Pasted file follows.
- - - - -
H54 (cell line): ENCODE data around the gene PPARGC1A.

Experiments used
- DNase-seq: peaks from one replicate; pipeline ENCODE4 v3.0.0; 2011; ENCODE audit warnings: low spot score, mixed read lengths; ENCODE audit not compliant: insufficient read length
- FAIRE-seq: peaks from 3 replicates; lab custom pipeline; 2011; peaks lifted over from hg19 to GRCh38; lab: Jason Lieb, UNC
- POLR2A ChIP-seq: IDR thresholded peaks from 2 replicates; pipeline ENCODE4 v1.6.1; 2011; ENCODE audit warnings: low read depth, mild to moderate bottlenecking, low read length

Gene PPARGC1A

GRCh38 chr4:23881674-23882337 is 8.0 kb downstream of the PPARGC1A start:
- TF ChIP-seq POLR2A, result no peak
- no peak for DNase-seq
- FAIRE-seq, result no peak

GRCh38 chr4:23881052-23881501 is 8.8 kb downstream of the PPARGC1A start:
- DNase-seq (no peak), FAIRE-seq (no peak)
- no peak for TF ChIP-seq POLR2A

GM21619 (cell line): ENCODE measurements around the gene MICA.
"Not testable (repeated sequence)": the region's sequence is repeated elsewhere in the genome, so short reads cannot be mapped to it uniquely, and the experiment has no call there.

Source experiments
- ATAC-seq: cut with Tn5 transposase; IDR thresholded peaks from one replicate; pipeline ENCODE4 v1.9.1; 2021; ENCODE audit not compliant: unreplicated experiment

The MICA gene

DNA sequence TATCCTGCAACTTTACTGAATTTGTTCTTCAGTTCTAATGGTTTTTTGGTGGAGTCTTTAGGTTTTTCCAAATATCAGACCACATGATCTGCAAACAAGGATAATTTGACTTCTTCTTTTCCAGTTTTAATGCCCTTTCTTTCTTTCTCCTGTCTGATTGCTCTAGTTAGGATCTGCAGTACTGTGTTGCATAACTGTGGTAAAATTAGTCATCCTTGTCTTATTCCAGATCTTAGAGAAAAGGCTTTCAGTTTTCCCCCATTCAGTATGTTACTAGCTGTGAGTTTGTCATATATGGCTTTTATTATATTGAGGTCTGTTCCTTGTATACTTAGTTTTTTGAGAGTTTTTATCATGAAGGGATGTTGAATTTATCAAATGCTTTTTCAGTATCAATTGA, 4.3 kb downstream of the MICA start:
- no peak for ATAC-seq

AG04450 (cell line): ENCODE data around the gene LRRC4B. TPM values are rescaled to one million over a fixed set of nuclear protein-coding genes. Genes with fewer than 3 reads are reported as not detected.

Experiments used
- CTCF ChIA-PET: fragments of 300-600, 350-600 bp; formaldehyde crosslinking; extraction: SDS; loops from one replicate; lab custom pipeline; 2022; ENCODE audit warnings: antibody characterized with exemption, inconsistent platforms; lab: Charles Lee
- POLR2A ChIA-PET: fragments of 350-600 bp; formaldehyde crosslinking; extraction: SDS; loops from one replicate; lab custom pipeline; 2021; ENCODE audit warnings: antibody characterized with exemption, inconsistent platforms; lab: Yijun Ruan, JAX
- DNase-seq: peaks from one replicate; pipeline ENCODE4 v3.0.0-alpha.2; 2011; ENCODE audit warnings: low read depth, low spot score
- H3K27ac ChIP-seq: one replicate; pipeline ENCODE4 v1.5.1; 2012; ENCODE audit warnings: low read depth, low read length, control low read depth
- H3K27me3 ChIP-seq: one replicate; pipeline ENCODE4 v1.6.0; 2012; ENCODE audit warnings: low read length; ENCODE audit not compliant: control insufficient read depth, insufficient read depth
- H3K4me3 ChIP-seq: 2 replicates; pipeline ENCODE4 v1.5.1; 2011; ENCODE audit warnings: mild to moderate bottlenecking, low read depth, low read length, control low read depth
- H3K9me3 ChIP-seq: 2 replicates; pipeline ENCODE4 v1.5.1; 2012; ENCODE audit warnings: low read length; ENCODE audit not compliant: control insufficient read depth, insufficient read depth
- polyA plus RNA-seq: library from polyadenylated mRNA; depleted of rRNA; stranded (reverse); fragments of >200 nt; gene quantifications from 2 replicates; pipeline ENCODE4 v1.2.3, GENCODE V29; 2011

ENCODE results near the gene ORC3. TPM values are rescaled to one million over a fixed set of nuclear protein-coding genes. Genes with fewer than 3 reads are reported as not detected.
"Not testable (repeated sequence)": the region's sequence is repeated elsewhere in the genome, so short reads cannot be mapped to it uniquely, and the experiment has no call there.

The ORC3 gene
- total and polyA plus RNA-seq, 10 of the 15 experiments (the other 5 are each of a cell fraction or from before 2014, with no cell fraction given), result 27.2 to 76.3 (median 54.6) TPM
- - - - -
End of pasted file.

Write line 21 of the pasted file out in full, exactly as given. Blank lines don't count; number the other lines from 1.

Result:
AG04450 (cell line): ENCODE data around the gene LRRC4B. TPM values are rescaled to one million over a fixed set of nuclear protein-coding genes. Genes with fewer than 3 reads are reported as not detected.